Cloud Services / DevOps / Security / Sponsored / Contributed

3 Myths About Cloud Security

5 Mar 2020 11:23am, by

Prisma, from Palo Alto Networks, sponsored this post, following its Cloud Native Security Live, 2020 Virtual Summit held Feb. 11, 2020.

“We must not be hampered by yesterday’s myths in concentrating on today’s needs.”
Harold S. Ganeen, former, president of ITT, U.S. business leader and IT pioneer.

In every field and in every age, there are myths that develop over time. Some are instructive while others are destructive. In the case of cloud security, there are many. I cannot think of one more pervasive than “public cloud is more secure than an on-premises data center,” I should know because for the longest time, I believed this myself.

But after working with hundreds of businesses around the world and laboring with the Unit 42 cloud threat research team to analyze petabytes of data, I now know it’s simply not true. Let’s dive in together and discover a better path forward.

Myth #1: The public cloud is more secure than an on-premises datacenter

Matt Chiodi
Matt has nearly two decades of security leadership experience and is currently the chief security officer of Public Cloud at Palo Alto Networks. He is a frequent blogger and speaker at industry events such as RSA. He currently leads the Cloud Threat team which is an elite group of security researchers exclusively focused on public cloud concerns. He also serves as an advisory board member for Rutgers University's Cybersecurity Certificate program and is part of faculty at IANS Research.

This is one that has been proclaimed by the cloud service providers (CSPs) for well over a decade. When organizations are surveyed, typically one of the top fears around security has to do with the cloud. So, it plays well to sell the notion that the cloud is more secure than on-prem, where most compute exists today. But let’s be clear, CSPs have a largely stellar track record when it comes to securing their portion of the shared responsibility model. Instances like what is cited in this recent “Forbes” article are few and far between. This is the security of the cloud versus what customers are responsible for in the cloud.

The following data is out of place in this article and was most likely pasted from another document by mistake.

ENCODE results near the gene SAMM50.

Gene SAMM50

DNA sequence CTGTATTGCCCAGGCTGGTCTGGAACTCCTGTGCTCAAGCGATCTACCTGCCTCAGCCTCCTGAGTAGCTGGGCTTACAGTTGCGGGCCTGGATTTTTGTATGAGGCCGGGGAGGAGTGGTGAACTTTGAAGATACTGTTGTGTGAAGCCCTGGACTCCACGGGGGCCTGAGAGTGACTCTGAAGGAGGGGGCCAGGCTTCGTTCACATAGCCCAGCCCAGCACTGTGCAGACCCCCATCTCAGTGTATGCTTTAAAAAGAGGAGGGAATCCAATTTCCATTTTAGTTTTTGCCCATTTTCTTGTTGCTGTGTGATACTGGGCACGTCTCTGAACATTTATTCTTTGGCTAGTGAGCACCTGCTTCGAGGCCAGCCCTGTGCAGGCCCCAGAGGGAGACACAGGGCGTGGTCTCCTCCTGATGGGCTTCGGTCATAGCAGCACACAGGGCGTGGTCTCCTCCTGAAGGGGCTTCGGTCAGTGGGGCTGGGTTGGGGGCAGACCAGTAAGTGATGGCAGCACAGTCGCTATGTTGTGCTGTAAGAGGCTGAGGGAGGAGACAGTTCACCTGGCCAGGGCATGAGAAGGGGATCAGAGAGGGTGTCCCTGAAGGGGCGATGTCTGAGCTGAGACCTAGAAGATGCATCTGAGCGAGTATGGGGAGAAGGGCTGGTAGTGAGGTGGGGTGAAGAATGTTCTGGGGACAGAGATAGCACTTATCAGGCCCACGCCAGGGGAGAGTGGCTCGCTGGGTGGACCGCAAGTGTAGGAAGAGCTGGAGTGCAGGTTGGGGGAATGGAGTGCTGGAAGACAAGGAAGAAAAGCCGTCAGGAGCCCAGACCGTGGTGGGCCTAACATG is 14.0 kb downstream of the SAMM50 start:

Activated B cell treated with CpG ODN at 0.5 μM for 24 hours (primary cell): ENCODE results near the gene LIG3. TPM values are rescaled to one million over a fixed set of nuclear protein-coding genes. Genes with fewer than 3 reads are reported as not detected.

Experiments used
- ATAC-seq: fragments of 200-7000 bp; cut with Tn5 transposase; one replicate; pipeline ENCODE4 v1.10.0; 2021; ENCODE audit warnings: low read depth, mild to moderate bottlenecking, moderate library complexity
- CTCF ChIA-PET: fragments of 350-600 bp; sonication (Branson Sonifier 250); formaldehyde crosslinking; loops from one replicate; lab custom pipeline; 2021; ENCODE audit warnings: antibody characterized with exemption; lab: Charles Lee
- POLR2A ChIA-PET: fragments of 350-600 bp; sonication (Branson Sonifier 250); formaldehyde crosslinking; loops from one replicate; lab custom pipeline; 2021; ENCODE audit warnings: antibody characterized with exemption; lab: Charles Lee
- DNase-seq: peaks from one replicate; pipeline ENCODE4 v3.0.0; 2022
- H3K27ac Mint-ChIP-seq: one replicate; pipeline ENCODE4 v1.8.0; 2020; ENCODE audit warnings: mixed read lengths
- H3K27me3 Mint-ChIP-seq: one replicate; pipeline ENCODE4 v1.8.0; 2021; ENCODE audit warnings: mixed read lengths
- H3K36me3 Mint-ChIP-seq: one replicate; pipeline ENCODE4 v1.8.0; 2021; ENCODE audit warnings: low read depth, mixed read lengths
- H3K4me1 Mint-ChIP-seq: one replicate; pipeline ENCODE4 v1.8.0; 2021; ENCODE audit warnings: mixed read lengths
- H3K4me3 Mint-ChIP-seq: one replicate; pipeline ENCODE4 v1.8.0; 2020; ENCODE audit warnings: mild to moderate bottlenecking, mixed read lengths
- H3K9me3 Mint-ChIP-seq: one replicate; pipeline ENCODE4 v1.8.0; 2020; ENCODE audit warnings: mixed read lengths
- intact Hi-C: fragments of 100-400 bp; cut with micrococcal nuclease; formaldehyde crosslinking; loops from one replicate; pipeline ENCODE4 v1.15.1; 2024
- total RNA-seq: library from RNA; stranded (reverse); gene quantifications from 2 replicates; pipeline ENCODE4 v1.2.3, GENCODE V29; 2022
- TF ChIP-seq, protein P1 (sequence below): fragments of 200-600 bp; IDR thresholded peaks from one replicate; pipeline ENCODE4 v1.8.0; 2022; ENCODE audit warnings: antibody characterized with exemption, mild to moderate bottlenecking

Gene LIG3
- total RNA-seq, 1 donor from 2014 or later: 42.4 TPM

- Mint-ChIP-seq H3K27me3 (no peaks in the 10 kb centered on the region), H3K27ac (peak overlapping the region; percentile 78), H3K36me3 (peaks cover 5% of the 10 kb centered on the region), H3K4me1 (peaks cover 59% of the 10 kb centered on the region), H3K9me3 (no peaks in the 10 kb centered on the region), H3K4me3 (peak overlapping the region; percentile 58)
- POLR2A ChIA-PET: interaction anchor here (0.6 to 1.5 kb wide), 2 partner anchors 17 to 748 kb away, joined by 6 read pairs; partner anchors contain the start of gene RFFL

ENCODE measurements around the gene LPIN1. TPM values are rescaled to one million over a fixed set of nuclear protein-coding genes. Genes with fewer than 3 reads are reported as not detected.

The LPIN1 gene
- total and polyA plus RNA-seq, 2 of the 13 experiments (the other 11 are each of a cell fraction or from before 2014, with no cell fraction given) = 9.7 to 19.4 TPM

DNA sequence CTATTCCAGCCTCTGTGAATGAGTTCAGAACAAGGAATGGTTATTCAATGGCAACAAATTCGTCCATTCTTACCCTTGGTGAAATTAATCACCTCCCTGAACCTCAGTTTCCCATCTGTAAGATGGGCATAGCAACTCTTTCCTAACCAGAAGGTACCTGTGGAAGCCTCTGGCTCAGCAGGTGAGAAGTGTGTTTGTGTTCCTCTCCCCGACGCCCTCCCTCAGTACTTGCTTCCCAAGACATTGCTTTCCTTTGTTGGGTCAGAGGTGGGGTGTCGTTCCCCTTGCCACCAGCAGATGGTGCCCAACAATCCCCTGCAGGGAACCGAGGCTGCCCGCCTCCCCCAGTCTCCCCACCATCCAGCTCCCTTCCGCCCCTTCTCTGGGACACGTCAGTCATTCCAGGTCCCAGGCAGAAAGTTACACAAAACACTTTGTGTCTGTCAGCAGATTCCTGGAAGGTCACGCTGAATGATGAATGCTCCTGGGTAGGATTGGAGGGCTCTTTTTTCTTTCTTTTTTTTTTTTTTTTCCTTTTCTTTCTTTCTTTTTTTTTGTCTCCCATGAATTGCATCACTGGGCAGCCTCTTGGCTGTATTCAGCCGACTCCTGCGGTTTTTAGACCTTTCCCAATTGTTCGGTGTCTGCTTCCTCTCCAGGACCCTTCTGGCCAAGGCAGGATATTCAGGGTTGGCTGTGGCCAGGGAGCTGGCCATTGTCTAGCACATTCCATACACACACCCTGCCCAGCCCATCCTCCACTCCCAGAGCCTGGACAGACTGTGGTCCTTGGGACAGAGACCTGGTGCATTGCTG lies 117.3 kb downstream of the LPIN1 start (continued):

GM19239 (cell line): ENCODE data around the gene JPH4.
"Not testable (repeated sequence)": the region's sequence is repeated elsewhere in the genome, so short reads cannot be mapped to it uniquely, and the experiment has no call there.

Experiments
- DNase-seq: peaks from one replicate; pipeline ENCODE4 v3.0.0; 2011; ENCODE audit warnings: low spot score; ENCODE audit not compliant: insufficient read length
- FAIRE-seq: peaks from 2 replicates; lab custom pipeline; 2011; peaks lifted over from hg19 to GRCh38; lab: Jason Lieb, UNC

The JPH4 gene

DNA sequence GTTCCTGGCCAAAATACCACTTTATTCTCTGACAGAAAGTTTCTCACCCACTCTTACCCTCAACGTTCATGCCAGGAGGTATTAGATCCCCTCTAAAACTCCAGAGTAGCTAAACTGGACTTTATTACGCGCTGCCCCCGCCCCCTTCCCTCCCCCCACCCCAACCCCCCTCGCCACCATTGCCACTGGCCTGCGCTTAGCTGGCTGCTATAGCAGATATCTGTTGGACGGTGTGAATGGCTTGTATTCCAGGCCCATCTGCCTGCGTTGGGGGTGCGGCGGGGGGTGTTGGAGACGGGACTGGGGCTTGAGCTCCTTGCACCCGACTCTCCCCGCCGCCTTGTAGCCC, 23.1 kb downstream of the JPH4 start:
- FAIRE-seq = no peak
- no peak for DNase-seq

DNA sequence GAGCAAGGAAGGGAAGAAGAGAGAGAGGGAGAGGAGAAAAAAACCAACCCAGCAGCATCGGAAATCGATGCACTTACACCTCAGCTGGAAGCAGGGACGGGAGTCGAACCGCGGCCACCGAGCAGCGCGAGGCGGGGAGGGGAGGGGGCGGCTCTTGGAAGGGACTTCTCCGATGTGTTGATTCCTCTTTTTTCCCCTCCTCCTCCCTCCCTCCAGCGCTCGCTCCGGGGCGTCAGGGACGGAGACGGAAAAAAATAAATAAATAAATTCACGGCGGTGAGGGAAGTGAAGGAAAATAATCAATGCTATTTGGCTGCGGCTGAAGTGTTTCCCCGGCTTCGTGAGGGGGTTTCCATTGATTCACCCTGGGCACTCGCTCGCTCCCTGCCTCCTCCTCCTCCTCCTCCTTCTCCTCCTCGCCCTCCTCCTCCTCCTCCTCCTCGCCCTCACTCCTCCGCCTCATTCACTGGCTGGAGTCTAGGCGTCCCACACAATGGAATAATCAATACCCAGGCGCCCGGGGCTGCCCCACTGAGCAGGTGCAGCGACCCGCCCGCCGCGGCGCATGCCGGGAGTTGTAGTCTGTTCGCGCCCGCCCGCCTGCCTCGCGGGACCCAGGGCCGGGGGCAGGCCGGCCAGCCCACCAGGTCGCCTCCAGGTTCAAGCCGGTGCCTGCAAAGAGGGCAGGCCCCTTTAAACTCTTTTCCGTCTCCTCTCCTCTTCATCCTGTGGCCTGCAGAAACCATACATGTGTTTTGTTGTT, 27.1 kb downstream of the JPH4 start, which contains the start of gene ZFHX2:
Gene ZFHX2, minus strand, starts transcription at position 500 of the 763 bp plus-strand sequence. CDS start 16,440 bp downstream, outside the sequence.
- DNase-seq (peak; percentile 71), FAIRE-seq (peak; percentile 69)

I distinctly remember once in a previous role our CSO asking me, “Do you really think the cloud is more secure than our datacenters?” To which I confidently responded, “Absolutely!” In retrospect, I was dead wrong. Because although the public cloud has the potential to be more secure than a traditional datacenter, most organizations do not have these environments configured that way.

In the 2019 Unit 42 Cloud Threat Report, Unit 42 researchers found that 65% of all cloud security incidents were the result of customer misconfigurations. Again, the cloud providers have done a good job at providing secure services (APIs, etc.) to cloud consumers. But they have room for improvement when it comes to offering integrated, comprehensive, platform-level controls back to cloud consumers.

In terms of the shared responsibility model, many organizations conceptually understand that they have security work to do in the cloud. However, they often fail to put the necessary processes and controls in place to make it happen consistently. Could there be an underlying psychological basis in this myth, or is it something else?

Myth #2: DevSecOps is just about adding “security” or “scanning” to DevOps

I’ve included this one here because, from my experience, DevSecOps is synonymous with public cloud. Yes, it can include on-premises as well. However, we see this only in some of the most advanced environments that run API-driven workloads in highly customized private clouds (think entire datacenters, which were purpose-built around specific workloads e.g., gaming).

DevSecOps is way more than simply running security scanners. DevSecOps is about completely changing how security, as a function, is planned and executed. In most organizations today, security is a distinct, isolated function. There is not much interaction happening between developers and security — except for when a new app is scanned a few days before a production launch and a slew of critical vulnerabilities are found.